Eastern Turkestan, also known as Chinese Turkestan, was called the Western Regions in Chinese historic records. Turkestan experienced Chinese influence long before Russian influence. The first Chinese military campaigns in Turkestan dates to the Battle of Loulan in the 2nd century BC. From then on, Turkestan was alternately controlled by the Chinese and/or other nomads like the Tujue. The Protectorate of the Western Regions and the Anxi Protectorate were areas of Chinese rule. Turkic peoples, such as Uyghurs started to settle in Turkestan from the 8th century on. It was conquered by the Qing Dynasty in the mid-18th century and was named 新疆, Xinjiang (Postal spelling: Sinkiang), meaning new frontier. It was taken over by the Republic of China and then the People's Republic of China by which it is now administered as the Xinjiang Uyghur Autonomous Region (Chinese: 新疆维吾尔自治区; pinyin: Xīnjiāng Wéiwú'ěr Zìzhìqū). The Western Regions (西域) is a historical region of Central Asia which corresponds roughly with the modern Chinese province of Xinjiang. ... Combatants Loulan Han Dynasty Commanders Unknown Zhao Ponu Strength Unknown 700 light cavalry The Battle of Loulan in the 108 BC, marks the earliest Chinese military exploration into Central Asia, after a conflicting of Loulan and Jushi with the Han Dynasty and a switch to the Xiongnu. ... The Göktürks or Kök-Türks, known in medieval Chinese sources as Tujue (突厥 tú jué), under the leadership of Bumin/Tuman Khan/Khaghan (d. ... This article or section does not cite its references or sources. ... The Protectorate General to Pacify the West or Grand Protectorate General to Pacify the West (安西大都护府) (640-790) was a military government established by Tang Dynasty China in 640 to manage regions of Tian Shan and Pamir Mountains. ... For the language spoken by this ethnic group, see Uyghur language. ... (7th century — 8th century — 9th century — other centuries) Events The Iberian peninsula is taken by Arab and Berber Muslims, thus ending the Visigothic rule, and starting almost 8 centuries of Muslim presence there. ... Flag (1890-1912) Anthem Gong Jinou (1911) Qing China at its greatest extent. ... (17th century - 18th century - 19th century - more centuries) As a means of recording the passage of time, the 18th century refers to the century that lasted from 1701 through 1800. ... For the county in Shanxi province, see Xinjiang County. ... Chinese Postal Map Romanization (Traditional Chinese: 郵政式拼音; Pinyin: Yóuzhèngshì PÄ«nyÄ«n) refers to the system of romanization for Chinese place names which came into use in the late Qing dynasty and was officially sanctioned by the Imperial Postal Joint-Session Conference (帝國郵電聯席會議), which was held in Shanghai in the... For the Chinese civilization, see China. ... Xinjiang (Chinese: 新疆; pinyin: Xīnjiāng; Wade-Giles: Hsin1-chiang1; Postal Pinyin: Sinkiang; literal meaning: New Frontier; Uyghur: شينجاڭ) Uyghurs Autonomous Region of the Peoples Republic of China (PRC), sometimes known as Chinese Turkestan, Eastern Turkestan (Turkestan also spelt Turkistan) or Uyghuristan. ... Pinyin, more formally called Hanyu Pinyin (Simplified Chinese: ; Traditional Chinese: ; Pinyin: ), is the most common variant of Standard Mandarin romanization system in use. ...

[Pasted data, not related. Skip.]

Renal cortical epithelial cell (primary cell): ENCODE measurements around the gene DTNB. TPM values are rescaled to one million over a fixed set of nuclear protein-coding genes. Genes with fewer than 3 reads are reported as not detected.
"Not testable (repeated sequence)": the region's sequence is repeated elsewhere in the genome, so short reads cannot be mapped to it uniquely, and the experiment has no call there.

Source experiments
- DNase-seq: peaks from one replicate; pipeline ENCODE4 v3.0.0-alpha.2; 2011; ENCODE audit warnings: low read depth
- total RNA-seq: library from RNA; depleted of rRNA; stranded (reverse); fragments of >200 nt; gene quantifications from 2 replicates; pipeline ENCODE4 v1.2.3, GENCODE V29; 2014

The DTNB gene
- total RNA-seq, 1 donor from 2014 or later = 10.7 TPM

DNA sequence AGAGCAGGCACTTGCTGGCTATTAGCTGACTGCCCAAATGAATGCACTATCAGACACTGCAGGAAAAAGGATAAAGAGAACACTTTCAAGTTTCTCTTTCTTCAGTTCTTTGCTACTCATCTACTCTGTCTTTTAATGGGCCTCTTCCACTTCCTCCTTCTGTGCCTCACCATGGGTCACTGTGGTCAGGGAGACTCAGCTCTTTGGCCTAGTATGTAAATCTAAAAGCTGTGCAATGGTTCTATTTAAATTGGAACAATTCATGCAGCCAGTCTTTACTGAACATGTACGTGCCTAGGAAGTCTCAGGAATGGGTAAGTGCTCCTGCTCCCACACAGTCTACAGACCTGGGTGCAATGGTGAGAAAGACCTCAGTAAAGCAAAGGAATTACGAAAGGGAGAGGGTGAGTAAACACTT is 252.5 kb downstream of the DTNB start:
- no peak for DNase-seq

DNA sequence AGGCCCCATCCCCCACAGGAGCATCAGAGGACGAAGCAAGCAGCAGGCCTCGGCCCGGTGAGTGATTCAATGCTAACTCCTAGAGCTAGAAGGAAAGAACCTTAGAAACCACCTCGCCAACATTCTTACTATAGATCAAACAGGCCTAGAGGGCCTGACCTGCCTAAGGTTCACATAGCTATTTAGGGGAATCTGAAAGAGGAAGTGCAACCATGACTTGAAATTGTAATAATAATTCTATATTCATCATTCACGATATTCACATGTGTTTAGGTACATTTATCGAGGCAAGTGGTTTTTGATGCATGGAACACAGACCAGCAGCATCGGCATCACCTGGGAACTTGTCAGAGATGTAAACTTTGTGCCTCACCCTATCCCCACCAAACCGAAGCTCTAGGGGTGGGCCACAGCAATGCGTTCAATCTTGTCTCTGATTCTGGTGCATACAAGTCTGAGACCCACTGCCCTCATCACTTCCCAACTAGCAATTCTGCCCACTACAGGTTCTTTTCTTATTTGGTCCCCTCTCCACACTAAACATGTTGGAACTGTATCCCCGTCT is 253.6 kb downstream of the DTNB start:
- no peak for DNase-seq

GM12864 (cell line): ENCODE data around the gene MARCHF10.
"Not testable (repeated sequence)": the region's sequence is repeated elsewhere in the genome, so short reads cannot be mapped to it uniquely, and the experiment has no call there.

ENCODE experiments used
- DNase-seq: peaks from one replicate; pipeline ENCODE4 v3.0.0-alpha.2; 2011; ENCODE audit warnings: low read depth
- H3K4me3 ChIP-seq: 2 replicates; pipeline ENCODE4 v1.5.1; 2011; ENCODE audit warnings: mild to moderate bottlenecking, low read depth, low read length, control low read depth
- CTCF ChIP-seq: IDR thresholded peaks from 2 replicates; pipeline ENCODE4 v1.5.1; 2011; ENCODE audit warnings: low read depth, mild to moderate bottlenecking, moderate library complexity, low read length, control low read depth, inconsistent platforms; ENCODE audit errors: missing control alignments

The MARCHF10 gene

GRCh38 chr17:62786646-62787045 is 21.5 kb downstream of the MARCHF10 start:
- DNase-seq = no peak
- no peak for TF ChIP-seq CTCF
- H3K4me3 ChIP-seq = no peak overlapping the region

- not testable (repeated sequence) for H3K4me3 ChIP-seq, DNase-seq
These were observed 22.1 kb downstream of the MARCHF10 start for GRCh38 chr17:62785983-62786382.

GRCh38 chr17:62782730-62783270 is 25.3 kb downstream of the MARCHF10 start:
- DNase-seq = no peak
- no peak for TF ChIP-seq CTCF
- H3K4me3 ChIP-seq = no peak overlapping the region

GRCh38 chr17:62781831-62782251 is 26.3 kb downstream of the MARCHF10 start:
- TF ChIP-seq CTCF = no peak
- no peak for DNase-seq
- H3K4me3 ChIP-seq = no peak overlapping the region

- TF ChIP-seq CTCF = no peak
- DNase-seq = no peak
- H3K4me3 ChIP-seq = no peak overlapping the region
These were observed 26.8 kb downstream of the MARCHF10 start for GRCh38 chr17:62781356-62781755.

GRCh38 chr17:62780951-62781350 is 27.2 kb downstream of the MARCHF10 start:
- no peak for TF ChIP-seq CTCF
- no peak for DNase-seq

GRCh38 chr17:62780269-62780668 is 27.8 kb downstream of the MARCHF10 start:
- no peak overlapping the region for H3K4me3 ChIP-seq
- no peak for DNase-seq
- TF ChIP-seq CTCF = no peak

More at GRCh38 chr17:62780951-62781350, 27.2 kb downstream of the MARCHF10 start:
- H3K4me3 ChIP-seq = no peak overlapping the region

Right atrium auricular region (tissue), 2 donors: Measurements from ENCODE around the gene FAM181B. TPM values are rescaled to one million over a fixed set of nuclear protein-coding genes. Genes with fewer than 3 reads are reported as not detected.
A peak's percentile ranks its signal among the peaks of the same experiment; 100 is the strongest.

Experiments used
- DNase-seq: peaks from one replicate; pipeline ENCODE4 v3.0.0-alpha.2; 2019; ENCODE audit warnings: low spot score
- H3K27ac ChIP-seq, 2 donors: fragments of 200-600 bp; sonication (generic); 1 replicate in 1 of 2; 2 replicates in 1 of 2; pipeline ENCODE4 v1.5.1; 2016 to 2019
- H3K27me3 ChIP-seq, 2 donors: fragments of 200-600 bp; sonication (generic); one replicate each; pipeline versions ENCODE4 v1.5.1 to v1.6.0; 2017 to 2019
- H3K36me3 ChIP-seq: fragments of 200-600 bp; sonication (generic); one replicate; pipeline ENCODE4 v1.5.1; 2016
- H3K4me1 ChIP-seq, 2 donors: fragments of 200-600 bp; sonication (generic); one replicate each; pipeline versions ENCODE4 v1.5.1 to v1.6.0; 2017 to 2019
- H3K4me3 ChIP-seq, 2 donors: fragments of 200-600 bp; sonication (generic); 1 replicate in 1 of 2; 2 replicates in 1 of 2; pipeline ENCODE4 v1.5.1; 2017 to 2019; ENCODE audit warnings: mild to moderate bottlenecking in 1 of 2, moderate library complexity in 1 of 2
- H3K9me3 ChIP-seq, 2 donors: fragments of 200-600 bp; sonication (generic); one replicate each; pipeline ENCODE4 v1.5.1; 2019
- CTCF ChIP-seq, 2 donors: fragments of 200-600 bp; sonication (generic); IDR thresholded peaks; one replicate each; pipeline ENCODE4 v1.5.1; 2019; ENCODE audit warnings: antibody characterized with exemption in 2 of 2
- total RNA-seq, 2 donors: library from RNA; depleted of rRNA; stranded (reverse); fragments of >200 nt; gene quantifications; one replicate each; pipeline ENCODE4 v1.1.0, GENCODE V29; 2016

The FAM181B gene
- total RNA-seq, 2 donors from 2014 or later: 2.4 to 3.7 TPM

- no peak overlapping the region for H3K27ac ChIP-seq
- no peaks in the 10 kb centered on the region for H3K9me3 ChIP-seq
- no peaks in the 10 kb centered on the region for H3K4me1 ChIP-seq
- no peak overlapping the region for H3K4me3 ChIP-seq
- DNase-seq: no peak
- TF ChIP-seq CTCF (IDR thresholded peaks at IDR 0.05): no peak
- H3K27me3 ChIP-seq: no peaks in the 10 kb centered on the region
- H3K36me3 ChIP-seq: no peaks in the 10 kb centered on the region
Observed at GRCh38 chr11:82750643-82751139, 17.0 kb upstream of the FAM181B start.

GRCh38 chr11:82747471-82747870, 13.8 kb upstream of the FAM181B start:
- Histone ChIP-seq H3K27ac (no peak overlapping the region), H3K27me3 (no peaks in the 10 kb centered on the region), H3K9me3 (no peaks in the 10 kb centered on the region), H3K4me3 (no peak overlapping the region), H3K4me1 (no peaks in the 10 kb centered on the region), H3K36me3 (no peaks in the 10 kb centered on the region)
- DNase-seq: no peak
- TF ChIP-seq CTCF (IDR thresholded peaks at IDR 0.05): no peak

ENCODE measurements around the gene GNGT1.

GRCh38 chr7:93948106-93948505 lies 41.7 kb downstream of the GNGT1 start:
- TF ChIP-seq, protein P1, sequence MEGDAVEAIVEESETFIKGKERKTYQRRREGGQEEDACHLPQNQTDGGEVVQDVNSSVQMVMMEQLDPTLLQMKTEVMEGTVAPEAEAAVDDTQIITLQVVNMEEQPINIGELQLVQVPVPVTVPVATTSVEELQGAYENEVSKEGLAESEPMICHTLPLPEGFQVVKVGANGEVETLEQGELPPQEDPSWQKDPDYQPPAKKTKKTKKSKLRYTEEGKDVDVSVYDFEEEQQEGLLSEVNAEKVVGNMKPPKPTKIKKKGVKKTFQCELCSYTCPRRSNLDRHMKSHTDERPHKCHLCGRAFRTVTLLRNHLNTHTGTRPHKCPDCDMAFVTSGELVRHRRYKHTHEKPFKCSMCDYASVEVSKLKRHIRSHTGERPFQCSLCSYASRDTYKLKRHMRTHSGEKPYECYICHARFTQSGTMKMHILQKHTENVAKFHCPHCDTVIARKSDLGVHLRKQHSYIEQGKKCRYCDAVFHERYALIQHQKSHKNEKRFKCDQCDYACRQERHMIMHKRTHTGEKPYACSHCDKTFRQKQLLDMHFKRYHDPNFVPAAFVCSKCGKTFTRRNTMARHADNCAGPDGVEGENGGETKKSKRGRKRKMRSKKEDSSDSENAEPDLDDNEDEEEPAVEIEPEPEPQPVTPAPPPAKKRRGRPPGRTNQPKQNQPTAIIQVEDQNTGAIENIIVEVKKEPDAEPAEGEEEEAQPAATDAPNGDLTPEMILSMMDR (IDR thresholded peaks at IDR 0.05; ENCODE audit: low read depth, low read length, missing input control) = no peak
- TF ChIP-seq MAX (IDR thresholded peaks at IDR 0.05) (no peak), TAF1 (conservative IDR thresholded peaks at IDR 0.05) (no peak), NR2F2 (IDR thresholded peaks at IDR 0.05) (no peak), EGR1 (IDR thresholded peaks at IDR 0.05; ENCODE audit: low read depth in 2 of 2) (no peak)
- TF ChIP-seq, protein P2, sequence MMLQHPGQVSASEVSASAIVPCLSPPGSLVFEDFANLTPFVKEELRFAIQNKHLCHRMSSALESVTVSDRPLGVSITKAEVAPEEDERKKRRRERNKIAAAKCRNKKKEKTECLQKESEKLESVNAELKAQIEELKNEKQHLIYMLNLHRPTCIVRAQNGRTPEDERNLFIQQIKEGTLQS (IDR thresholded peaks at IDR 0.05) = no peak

A summary of Classical sources on the Seres (Greek and Roman name of China) (essentially Pliny and Ptolemy) gives the following account: Seres (Σηρες) was the ancient Greek and Roman name for the northwestern part of China and its inhabitants. ... Ancient Rome was a civilization that grew from a small agricultural community founded on the Italian Peninsula circa the 9th century BC to a massive empire straddling the Mediterranean Sea. ... Pliny the Elder: an imaginative 19th Century portrait. ... This article is about the geographer, mathematician and astronomer Ptolemy. ...